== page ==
It only took a couple of hours Thursday morning for members of the Kansas Wildlife and Parks office to round up about 140 ducks and geese at Lakeside Park.

It only took a couple of hours Thursday morning for members of the Kansas Wildlife and Parks office to round up about 140 ducks and geese at Lakeside Park.
“It went wonderfully,” said Jeff Wilbert, interim parks and recreation director. “I was a little apprehensive in that I didn’t know quite how it was going to happen. But Mr. (Tom) Glick and the Kansas Wildlife and Parks Department were very professional.”
Out of the 140 birds removed, Wilbert said about 80 were geese, with about 65 Canada Geese and 15 domestic geese. The rest of the birds were ducks of several different varieties, he said.
“That left about 30 or so mallards, both male and female, that could fly, so they couldn’t be caught,” Wilbert said. “I’m guessing there were some in the neighborhoods that we didn’t see, but we took care of most of them at the lake.”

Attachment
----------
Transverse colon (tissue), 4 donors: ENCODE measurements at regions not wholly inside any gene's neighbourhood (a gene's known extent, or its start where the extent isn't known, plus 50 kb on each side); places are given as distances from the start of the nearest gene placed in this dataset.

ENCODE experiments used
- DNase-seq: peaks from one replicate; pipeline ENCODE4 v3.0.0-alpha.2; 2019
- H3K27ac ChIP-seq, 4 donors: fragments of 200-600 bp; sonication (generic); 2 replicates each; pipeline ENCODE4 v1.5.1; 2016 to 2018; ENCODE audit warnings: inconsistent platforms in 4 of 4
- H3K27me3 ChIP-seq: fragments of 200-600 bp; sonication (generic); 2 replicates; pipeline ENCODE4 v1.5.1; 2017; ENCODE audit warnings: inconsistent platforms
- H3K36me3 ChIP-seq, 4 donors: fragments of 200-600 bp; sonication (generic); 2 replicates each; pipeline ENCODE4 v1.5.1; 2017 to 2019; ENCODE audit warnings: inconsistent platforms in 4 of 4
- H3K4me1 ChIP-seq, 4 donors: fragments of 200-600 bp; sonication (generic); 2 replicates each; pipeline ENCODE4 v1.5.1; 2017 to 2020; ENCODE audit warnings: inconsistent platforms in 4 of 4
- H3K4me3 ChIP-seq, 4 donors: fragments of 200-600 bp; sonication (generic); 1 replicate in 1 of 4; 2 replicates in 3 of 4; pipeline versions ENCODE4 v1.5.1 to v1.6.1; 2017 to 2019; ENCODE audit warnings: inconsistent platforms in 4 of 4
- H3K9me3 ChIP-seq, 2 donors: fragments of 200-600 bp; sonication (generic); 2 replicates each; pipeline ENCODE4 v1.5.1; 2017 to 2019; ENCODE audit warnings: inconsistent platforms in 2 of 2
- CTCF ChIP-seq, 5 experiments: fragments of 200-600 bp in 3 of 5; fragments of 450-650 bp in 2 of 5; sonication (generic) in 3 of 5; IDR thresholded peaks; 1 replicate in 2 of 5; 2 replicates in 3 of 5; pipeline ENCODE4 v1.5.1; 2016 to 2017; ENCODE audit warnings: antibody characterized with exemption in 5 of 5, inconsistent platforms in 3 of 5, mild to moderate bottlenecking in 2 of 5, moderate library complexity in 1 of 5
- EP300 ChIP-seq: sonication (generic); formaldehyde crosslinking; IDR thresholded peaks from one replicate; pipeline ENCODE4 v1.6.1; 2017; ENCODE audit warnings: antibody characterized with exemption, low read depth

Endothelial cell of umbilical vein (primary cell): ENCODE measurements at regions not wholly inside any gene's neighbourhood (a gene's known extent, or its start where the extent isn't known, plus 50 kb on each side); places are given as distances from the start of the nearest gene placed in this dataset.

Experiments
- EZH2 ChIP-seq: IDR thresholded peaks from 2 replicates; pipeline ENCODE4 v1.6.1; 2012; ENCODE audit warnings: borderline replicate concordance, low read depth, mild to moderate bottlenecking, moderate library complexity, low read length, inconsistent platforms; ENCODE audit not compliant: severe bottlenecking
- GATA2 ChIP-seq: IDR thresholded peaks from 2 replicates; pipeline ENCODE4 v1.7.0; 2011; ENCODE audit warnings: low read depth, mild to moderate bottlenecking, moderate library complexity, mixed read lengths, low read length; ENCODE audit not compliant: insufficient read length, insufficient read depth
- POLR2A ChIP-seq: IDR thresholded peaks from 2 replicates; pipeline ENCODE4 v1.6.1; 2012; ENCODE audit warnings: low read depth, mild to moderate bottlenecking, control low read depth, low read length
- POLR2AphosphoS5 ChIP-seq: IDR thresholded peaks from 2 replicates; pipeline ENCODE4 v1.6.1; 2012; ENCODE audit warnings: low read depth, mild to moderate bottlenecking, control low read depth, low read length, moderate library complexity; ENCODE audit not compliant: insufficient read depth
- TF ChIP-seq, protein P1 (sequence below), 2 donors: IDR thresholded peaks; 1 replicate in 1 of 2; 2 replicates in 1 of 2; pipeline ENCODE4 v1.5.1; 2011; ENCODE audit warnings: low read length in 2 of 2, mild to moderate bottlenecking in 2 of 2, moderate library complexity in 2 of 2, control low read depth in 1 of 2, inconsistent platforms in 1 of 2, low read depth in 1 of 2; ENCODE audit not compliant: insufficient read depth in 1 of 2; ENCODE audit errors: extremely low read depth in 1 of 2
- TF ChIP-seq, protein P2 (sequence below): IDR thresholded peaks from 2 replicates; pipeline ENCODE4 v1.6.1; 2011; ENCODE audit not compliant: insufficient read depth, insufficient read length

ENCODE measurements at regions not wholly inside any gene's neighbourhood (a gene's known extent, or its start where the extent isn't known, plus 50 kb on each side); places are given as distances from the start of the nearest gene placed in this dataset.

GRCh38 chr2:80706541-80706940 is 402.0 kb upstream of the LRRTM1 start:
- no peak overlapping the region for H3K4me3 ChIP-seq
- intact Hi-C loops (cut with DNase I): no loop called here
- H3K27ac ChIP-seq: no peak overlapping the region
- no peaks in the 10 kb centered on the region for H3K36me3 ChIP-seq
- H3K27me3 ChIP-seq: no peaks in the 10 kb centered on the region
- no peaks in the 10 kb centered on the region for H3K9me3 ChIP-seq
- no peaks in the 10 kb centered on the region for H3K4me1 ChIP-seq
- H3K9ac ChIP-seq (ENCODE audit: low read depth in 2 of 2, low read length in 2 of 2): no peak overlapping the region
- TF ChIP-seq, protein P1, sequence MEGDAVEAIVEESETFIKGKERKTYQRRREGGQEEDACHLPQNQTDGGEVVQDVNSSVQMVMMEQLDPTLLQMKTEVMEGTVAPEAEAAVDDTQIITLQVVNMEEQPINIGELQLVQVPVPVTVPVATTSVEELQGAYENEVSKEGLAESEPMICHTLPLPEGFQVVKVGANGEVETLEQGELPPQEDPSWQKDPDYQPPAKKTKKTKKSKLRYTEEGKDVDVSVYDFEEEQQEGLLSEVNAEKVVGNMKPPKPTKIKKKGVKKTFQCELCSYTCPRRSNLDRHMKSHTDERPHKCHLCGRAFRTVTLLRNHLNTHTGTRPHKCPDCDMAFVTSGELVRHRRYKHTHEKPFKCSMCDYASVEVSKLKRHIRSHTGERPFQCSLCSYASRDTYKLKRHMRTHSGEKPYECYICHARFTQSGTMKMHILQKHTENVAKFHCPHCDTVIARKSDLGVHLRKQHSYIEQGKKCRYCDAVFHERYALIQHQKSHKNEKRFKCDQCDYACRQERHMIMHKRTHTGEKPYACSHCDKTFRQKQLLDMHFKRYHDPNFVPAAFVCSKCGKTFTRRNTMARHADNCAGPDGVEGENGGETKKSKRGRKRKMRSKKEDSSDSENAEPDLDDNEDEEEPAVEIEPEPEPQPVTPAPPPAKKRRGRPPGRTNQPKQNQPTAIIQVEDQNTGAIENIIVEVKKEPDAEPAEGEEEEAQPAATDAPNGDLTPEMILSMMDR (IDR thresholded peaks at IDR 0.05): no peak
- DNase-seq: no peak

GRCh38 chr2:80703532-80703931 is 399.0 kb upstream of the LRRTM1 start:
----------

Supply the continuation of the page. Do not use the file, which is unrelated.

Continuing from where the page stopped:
The capture came after Pittsburg City Commissioners unanimously voted Tuesday to take steps to improve the park’s bird situation. Before the capture, Wilbert estimated there were more than 200 birds at the lake, something that Crawford County Health Officer Janis Goedeke cited as a health concern.
Also as part of the steps the city elected to take, the duck house will be taken down, and feeding at the park will be prohibited.
While the commission vote was unanimous, the four citizens who spoke at the meeting were split on what to do. Saipin Gillis, a Pittsburg State University graduate and member of the American Society for the Prevention of Cruelty to Animals, questioned whether the birds were the park’s real problem.
“If you are really at the park every day, you will see trash is always floating in the water,” Gillis said. “What are you going to do (with) removing people who are littering or feeding fowl, just post a simple sign (that says), ‘No Littering.’
“Vandalism and littering are the major cause of water pollution at our Lakeside Park,” Gillis said. “Humans cause as much of the problem as the ducks and geese.”
But Wilbert said that taking out the ducks and geese gave parks and recreation staff a nice head start on cleaning up the park.
“I just drove by at about 4 p.m., and the lake looks very peaceful and looks calm,” Wilbert said. “We plan to have a crew out there in the next week or so to clean up the sidewalks as well.
“This is about turning the lake back to the people, so to speak,” Wilbert said. “I hope people can now have the opportunity to go out there and enjoy it even more.”

Kevin Flaherty can be reached at kevin.flaherty@morningsun.net or by calling 231-2600 Ext. 134